"You might want to hold on a second here. I wanted to open a bag of Fritos. Transfat-free Fritos. With fluoridated salt," he joked. "Don't ask. Don't tell."
Of course, then he did tell.
"I don't smoke marijuana," he said. "But in all seriousness, it's always struck me, as it does many people, and I would guess most Oregonians, why is it that alcohol is okay and marijuana is not, when arguably more crimes are fuel by alcohol per capita than ever even is envisioned by people who use marijuana. Anything used in excess can be harmful. But it was one of those cultural throwbacks that has never made a lot of sense to me."
Leonard isn't the first Portland politico to throw his lot with pot activists. His favorite political punching bag, former Mayor Tom Potter, cut an ad for a pro-dispensary measure back in 2010.
So can you get the weed back? It's legal, right?
Well, last week for an upcoming cover story, photographer Nicolle Clemetson and I toured the place where your pot—and thousands of pounds of other peoples' pot—winds up: The police property and evidence warehouse. This giant building in NW Portland mostly feels like an IKEA warehouse full of stolen goods, but the weed room (accessible only by pressing two keycards to pads on two separate walls simultaneously) feels different. It feels more like a tomb, with burlap sacks full of pot plants hanging ominously from meathooks.
All of this pot will be destroyed. That's right, every ounce of pot that winds up in police hands will be incinerated (and not, ha ha, in the usual way).
Until this winter, if your Oregon-legal weed was confiscated, you could file a request for the return of your property and the police would return it, just like if your bike or shoes or any other property had been confiscated but was no longer needed for a case. But in January, Oregon Attorney General John Kroger's office wrote an opinion (pdf) that the federal Controlled Substances' Act supersedes the state law compelling officers to return property. If an officer does return confiscated weed, Kroger's office determined they could be subject to federal criminal prosecution. So now all the weed is destroyed—one more casualty of the legal mess that results from the conflict between state and federal laws around marijuana.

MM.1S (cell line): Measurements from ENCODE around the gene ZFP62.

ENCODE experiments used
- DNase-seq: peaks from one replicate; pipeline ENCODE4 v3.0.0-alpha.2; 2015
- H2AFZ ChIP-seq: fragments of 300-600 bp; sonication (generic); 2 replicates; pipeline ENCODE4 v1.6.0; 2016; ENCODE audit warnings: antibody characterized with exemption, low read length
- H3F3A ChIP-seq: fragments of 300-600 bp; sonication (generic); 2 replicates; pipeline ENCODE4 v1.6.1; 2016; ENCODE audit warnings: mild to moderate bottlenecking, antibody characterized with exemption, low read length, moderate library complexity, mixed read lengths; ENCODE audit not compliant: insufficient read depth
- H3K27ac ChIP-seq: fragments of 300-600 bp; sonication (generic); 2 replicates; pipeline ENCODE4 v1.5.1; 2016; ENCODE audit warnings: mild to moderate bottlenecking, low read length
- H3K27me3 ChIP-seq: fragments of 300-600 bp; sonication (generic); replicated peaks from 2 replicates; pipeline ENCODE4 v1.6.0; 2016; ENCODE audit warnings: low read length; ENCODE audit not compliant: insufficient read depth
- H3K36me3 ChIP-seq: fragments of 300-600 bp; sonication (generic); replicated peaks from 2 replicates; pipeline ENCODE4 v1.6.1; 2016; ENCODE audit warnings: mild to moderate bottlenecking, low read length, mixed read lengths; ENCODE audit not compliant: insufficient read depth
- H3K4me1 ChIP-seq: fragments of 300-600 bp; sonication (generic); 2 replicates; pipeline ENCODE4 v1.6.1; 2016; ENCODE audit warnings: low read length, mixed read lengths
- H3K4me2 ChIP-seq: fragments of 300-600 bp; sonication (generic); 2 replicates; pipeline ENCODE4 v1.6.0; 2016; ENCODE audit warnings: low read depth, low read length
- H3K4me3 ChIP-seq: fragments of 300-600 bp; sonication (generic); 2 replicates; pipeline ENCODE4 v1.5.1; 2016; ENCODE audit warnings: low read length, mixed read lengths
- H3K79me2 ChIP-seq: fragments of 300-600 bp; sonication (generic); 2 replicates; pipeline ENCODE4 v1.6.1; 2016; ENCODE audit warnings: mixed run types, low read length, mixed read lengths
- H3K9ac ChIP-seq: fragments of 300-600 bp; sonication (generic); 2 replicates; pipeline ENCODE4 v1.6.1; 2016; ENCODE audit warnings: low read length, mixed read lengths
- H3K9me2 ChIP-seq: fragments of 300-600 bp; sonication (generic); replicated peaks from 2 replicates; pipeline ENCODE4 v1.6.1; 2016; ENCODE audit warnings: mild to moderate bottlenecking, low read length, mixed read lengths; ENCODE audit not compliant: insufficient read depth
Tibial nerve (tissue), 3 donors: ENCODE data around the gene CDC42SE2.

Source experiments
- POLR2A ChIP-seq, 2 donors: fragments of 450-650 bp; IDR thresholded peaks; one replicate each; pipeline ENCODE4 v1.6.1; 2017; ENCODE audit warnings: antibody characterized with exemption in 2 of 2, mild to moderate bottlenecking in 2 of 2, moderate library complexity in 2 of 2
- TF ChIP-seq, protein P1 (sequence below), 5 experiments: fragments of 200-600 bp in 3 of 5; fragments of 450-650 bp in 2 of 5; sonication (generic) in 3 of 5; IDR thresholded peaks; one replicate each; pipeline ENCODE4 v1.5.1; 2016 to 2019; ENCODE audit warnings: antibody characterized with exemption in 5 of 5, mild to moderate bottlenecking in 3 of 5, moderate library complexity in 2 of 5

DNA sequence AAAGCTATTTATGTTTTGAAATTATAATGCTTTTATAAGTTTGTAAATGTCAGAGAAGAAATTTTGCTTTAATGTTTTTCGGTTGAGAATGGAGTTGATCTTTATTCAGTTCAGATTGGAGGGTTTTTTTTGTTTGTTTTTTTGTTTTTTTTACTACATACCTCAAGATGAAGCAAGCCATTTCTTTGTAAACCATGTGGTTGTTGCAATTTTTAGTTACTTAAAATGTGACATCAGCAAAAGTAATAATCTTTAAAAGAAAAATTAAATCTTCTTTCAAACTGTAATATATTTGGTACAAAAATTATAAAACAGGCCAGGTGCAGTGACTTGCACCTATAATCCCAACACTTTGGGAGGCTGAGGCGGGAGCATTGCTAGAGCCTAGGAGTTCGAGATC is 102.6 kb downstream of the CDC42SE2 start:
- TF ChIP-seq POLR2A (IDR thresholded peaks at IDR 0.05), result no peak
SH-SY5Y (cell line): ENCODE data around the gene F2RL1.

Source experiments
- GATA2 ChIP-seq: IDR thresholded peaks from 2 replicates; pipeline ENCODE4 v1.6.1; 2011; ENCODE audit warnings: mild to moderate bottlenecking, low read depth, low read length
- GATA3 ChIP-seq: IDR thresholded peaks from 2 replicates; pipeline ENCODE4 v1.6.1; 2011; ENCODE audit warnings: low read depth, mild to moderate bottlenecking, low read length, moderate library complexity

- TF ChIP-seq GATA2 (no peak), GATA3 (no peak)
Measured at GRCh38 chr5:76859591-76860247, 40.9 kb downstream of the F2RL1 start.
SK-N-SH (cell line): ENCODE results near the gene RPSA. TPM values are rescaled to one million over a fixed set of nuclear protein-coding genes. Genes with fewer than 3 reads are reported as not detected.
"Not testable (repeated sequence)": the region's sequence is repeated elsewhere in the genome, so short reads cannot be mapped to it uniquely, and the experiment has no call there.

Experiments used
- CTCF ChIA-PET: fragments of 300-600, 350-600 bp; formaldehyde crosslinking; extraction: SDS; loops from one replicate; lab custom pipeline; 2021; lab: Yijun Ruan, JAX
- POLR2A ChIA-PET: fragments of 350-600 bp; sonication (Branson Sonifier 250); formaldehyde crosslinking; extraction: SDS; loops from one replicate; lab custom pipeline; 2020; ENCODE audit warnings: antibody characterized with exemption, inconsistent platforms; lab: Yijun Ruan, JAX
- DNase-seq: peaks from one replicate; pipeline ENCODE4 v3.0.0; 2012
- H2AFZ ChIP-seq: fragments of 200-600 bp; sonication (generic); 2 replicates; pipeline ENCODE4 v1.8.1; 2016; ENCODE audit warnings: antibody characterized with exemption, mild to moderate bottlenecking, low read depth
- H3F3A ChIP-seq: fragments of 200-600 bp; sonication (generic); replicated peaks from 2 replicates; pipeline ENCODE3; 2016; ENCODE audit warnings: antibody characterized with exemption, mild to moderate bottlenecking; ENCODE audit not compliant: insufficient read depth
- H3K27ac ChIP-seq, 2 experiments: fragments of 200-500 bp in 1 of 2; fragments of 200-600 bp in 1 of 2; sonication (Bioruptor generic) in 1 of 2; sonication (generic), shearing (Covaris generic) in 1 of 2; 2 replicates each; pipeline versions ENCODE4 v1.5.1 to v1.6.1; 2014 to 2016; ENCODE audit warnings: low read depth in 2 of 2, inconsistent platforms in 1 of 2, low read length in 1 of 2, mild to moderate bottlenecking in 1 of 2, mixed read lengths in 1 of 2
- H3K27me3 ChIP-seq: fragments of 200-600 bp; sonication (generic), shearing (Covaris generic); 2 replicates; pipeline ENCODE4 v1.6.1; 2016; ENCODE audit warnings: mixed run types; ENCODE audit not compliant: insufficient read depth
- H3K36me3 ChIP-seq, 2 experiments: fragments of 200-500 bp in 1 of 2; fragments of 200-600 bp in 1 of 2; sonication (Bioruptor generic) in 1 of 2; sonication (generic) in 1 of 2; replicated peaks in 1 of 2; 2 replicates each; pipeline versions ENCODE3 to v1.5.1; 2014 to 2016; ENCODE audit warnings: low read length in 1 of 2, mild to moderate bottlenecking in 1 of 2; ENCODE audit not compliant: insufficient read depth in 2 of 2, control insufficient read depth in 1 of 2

Check out more about the doomed marijuana and other strange objects from the police evidence room in next week's paper.
A careful viewer shared this with us, saying he noticed something familiar in this campaign ad by New Mexico Governor Gary Johnson, running for president this fall as the Libertarian candidate: the Ross Dress for Less in downtown Portland—defended by a phalanx of riot cops, presumably during some kind of Occupy protest.
It's about 1:07 or so into the video and lasts only for a few seconds.
Why Portland? Why not? It must've been because of how scary our riot cops look when compared to cops in other cities. Because I just don't think of this as a place where the state and local goons might be coming in to take away sick people's medicine, etc.
The unceasing iced coffee-slurping of Mary-Louise Parker on TV's Weeds, assembled into a supercut.
Thank you, Vulture.
... and wonders aloud (as we all do), "What is drugs?" Also: "Cuff 'em and stuff 'em!" (There is so much joy to be had in this 40 second clip.)